Writing Python drivers for input devices

[Stealth] put together a post explaining how he writes drivers for input peripherals. He’s using Python which makes the process fairly painless (we’ll get to that in a minute) but the value of his post is in the explanation surrounding how to interpret the data. Once you know how the communications are coming in from a device you can write the driver using any language you want. [Stealth] wrote in to let us know about this post after reading the PlayStation 3 Sixaxis controller sniffing hack. He’s pretty much doing the same thing but the background information is much more bountiful.

There are a couple of prerequisites to the process. First, [Stealth] is working in a Linux environment. That’s not to say you couldn’t do this on another OS, but you’re going to need to do some research to find out how to tap into the data stream from the device. Secondly, the input you are working with must already be set up and working on the machine. That means if there isn’t any support at all for the peripheral (in this case a USB joystick) you’re not going to be able to sniff the commands. That being said, a short Python snippet is all you need to dump the raw data coming in from the device. With data in hand it’s time to do some pattern hunting. As you start to figure out the size and scope of the incoming packets you can try out your own code to make sure you’ve got it right. Check out the demo video after the break which features a joystick button mapper written in Python.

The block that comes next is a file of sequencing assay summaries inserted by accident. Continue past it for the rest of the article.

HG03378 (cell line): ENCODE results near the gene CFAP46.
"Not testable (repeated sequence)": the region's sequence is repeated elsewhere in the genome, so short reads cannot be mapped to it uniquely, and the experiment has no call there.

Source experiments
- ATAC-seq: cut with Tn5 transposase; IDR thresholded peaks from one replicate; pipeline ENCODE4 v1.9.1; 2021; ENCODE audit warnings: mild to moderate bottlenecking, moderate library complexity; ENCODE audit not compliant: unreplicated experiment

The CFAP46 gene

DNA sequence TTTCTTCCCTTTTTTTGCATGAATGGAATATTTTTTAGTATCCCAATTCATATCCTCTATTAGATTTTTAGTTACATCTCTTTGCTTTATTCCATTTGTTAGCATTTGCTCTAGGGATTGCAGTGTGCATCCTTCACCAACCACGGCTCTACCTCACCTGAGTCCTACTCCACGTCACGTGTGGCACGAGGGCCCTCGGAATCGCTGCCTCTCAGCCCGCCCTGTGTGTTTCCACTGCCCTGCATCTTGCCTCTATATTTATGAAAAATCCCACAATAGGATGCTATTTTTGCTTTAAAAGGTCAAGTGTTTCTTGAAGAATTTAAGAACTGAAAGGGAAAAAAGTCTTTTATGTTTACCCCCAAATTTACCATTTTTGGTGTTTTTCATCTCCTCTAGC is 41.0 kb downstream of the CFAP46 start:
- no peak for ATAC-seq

Comments

  1. icebrain says:

    If you want to develop Python drivers for peripherals which are not support at all, try PyUSB: http://pyusb.sourceforge.net/docs/1.0/tutorial.html

  2. adam outler says:

    I wrote a driver for my bluetooth obd2 dongle in bash. You can use any language.

  3. dan says:

    I built one of those for a tv remote, but it looks like I used struct.unpack to unpack the buttons into integers rather than reading them as characters. Pretty cool, I’ve not seen very many other examples of Python drivers.

  4. Zogg says:

    This is not a “driver” as it operates in userland and nor in kernel space…

    • kandy4me says:

      In Windows at least, there are both user-mode and kernel-mode drivers — just because it doesn’t touch the kernel doesn’t mean it isn’t a driver! I’d imagine it would be the same for *nix systems too — there are aspects of a driver that do need the nitty-gritty OS to do the dirty work (Kernel), but then you just need to do some parsing, formatting, etc. that can be done anywhere (User space).

      Always good practice to separate the two, you don’t want to throw bugs into the kernel-side of things!

  5. Jorg says:

    This guy did something like this: http://www.engenhariadequintal.com/2011/03/usb-device-drivers-em-python-parte-1.html

    He`s trying to control some bogus usb-to-parallel port adaptor

    very nice!!

  6. Michael says:

    Anyone have a copy of the the article? Getting a 404 error when trying the link.

Leave a Reply

Fill in your details below or click an icon to log in:

WordPress.com Logo

You are commenting using your WordPress.com account. Log Out / Change )

Twitter picture

You are commenting using your Twitter account. Log Out / Change )

Facebook photo

You are commenting using your Facebook account. Log Out / Change )

Google+ photo

You are commenting using your Google+ account. Log Out / Change )

Connecting to %s

Follow

Get every new post delivered to your Inbox.

Join 93,770 other followers